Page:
National quality revolutions tend to follow the same patterns, even if played out years apart. The only major difference is the speed at which developments unfold. This difference offers marvelous opportunities for learning. Countries can compare their efforts with nations ahead of them and see what they might expect. Or, they might look at countries that are behind them to identify what could have been done differently. With these perspectives, countries can understand their own history more fully, to capitalize on advantages and avoid pitfalls.
We were invited to India in June to give one-day public seminars on quality in Mumbai, Delhi and Chennai. While there, we took time to play the tourist role--visiting the Taj Mahal and Jaipur, and looking around both Delhi and Chennai. Talking with Indian businesspeople and briefly sampling Indian culture underscored for us the similarities between quality challenges faced in both India and the United States. In both countries, informed consumers are driving the quality revolution, but in India, the idea of an informed consumer is relatively new.
Until 1991, only one part-time, government-run television channel was available in India. Since then, the spectrum of television channels has grown steadily as CNN, MTV and other foreign networks join numerous Indian channels. The attendant explosion of information--both explicitly from commercials and implicitly from products and services shown as inherent parts of various shows--has spotlighted a simple fact with enormous impact: Consumers know they have choices.
During the last three to four years, the Indian government has deregulated many aspects of commercial business, lifting restrictions that protected Indian businesses but greatly limited consumer choice. As a result, Indian citizens are receiving the combined impact of earlier quality revolutions in Japan, the United States and Europe as well as the intensifying efforts of Indian companies.
Our admittedly quick look at the Indian business culture revealed the following:
* The quality vocabulary has become part of everyday business. Sixty-five companies in the New Delhi phone book have "quality" as their first name. The word seems to appear on every fourth billboard, and claims of ISO 9000 certification abound. In addition, customer satisfaction survey forms are ubiquitous. Conversations with Indian businesspeople, however, indicate that quality hasn't advanced too far in most companies.
* A palpable feeling of energy and determination pervades the country. In the same way they've succeeded in maintaining a democracy despite enormous challenges, Indians are equally determined to succeed in businesses of all sizes. Their democracy offers them an enormous advantage because it has familiarized them with one excellent quality principle: Every individual has value and can contribute.
* Competition will force the Indian business community to assimilate quality far more quickly than other nations have in the past. It took Japan a couple of decades for its manufactured items, led by its automobiles and electronic items, to take the world market by storm. The United States had less time before it effectively joined forces with Japan and began seeking European markets, which in turn used ISO 9000 to buy time while they hurried to catch up. Survivors of the quality-based competitions in Japan, the United States and Europe now challenge Indian companies on their home ground. Time is short.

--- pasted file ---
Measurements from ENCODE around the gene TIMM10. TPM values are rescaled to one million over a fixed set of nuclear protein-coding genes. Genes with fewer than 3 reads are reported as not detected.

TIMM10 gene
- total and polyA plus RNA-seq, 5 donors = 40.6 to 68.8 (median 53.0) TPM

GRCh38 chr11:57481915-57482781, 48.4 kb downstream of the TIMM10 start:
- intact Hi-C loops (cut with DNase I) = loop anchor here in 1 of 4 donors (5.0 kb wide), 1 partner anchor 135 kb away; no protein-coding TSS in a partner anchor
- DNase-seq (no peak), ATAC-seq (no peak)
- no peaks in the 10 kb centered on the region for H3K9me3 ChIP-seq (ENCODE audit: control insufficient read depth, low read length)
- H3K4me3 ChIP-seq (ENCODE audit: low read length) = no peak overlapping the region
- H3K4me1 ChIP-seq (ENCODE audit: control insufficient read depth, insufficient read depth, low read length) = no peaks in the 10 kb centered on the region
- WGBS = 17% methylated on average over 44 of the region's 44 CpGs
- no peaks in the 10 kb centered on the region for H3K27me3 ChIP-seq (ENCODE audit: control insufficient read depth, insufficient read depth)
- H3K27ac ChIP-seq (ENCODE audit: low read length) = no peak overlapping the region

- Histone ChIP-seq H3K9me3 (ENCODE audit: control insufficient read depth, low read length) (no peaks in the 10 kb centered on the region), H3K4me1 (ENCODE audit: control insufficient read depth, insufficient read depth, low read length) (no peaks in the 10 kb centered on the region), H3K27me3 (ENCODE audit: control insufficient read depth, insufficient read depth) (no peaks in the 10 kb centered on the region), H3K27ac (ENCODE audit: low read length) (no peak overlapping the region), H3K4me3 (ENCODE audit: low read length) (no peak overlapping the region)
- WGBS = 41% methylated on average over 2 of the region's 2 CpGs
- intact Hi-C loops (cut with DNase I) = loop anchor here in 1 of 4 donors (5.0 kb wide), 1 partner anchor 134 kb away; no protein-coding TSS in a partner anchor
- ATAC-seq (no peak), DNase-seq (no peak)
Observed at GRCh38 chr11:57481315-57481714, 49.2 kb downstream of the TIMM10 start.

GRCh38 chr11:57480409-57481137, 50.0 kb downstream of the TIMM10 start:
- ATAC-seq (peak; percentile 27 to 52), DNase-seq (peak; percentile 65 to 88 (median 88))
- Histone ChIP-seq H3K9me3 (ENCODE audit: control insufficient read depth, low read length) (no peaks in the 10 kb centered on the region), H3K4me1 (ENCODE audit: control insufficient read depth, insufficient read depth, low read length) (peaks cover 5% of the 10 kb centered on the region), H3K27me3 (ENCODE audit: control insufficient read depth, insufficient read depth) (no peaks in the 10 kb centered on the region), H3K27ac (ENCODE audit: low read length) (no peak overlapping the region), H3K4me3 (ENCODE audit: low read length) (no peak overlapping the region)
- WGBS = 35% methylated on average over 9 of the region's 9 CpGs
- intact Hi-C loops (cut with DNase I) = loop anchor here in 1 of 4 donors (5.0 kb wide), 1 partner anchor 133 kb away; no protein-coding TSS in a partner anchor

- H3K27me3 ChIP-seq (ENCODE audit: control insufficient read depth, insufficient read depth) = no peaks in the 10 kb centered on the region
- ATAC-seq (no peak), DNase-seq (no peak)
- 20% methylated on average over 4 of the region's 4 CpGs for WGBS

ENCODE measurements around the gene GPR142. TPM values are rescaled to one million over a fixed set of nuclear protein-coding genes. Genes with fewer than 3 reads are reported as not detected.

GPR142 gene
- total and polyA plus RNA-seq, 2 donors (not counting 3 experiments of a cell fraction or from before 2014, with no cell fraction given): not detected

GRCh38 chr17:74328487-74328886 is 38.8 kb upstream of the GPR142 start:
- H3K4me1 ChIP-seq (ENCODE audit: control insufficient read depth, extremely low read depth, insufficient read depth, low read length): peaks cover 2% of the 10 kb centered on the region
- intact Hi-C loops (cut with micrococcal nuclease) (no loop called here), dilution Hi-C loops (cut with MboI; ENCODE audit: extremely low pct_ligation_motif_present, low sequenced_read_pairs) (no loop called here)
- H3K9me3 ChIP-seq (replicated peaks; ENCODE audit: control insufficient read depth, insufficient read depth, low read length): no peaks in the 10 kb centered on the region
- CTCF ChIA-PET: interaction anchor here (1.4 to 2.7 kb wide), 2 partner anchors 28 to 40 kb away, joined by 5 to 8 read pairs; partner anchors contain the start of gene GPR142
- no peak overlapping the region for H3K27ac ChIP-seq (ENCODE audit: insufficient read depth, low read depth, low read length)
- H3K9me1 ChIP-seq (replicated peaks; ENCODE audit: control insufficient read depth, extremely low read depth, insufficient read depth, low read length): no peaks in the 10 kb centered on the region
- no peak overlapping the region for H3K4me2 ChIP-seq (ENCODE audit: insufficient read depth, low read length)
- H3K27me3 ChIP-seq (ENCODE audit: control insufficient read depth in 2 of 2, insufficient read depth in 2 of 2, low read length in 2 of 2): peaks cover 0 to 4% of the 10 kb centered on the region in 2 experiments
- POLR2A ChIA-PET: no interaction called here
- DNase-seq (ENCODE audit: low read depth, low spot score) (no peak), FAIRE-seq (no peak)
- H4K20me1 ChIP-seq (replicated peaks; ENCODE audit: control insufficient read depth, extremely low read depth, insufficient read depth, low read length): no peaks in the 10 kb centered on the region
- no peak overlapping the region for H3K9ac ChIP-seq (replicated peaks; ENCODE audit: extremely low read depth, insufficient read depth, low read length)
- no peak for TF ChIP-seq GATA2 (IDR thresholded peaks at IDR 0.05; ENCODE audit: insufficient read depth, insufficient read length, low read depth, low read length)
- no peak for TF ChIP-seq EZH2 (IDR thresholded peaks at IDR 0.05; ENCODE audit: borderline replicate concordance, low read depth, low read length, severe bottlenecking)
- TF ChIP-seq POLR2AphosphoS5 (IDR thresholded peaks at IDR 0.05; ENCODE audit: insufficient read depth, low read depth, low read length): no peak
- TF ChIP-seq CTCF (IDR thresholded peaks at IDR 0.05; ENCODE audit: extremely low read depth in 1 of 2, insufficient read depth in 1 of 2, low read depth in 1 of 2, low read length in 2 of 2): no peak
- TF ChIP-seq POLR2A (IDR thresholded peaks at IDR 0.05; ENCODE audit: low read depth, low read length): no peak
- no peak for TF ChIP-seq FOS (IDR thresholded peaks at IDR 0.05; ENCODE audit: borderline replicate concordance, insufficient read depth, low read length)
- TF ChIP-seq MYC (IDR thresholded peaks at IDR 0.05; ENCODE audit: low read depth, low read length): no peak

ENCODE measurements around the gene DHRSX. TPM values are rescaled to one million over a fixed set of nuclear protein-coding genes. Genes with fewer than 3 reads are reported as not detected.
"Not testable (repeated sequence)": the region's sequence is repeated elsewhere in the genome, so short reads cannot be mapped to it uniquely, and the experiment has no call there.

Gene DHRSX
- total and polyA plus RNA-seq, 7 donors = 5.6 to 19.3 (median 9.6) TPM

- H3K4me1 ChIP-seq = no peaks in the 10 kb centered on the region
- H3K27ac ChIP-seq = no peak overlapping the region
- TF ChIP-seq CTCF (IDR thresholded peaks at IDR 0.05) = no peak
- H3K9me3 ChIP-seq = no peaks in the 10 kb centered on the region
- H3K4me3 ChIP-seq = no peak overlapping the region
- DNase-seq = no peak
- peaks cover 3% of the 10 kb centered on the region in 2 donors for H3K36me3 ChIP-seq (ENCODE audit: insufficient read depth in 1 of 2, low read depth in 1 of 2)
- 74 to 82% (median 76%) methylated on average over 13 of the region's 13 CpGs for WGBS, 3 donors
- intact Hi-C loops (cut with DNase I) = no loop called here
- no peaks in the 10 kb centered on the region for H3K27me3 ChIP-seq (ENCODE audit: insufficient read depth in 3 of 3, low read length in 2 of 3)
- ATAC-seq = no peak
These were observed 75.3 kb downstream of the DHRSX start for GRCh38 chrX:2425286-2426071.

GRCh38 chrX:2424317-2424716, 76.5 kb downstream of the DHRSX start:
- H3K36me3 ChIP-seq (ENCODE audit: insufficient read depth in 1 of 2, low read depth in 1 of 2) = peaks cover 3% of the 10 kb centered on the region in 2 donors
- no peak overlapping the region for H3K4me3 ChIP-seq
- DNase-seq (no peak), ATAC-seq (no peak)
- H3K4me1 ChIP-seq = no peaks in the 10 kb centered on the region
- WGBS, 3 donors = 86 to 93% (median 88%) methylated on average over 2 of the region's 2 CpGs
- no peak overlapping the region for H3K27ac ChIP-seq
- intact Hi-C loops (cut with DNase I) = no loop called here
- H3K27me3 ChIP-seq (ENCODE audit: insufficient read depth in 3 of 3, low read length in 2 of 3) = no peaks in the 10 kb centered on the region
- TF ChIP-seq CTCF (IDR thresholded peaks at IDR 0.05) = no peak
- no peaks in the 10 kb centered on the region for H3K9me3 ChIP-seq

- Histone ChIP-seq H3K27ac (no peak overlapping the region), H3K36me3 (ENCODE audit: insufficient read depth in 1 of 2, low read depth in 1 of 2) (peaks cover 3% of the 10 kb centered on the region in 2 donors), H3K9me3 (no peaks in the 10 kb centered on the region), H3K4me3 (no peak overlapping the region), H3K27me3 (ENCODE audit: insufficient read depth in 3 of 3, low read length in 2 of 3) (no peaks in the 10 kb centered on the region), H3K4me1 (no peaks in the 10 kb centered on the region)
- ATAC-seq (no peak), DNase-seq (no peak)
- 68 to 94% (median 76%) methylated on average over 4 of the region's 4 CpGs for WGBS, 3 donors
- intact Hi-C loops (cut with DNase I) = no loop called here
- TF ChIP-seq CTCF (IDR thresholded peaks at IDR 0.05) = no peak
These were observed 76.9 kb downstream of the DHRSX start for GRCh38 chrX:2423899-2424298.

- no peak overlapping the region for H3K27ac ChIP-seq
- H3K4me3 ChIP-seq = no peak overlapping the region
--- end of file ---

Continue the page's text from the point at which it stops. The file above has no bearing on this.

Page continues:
* Fortunately, many Indian companies recognize both the challenge's seriousness and the rich opportunity for growth. Attendees at our seminars came from many different organizations--manufacturing, service, health care and even start-up companies. At the start of the U.S. quality revolution, the audience for a quality seminar would have come almost exclusively from manufacturing.
* ISO 9000 certification, while common in India, already has been put in perspective. Conversations with businesspeople, including business journalists, reveal a waning respect for ISO 9000, based on its inherent limitations and on registrars' inconsistencies. An effort to establish an Indian Baldrige-based national quality award has begun.
In India, as in every country where an educated consumer base has served as the catalyst for a quality movement, there is no turning back. Three major forces compete naturally for control of a nation's business: owners, workers and consumers. More than 90 percent of India's economy has been controlled by only 50 families, and labor unions have had limited say. Many of those businesses can't compete in an international economy. Indian consumers are entering into the equation now, and they will decide who survives and who perishes.
Our visit to India stimulated us both intellectually and emotionally. The Taj Mahal really is perfect and takes your breath away. Traffic in India also takes your breath away. Taxi drivers from Boston or Cairo would die of fright on Indian roads. But mostly, our overall impression was of a country that is going to make it. It will meet this invasion of quality-based competitors and will win some skirmishes and lose some. However, when all the dust settles, it will join the international quality movement as a full partner.
About the authors
Pat Townsend and Joan Gebhardt have written more than 200 articles and four books: Commit to Quality (John Wiley & Sons, 1986); Quality in Action: 93 Lessons in Leadership, Participation, and Measurement (John Wiley & Sons, 1992); Five-Star Leadership: The Art and Strategy of Creating Leaders at Every Level (John Wiley & Sons, 1997); and Recognition, Gratitude & Celebration (Crisp Publications, 1997).
E-mail them at firstname.lastname@example.org.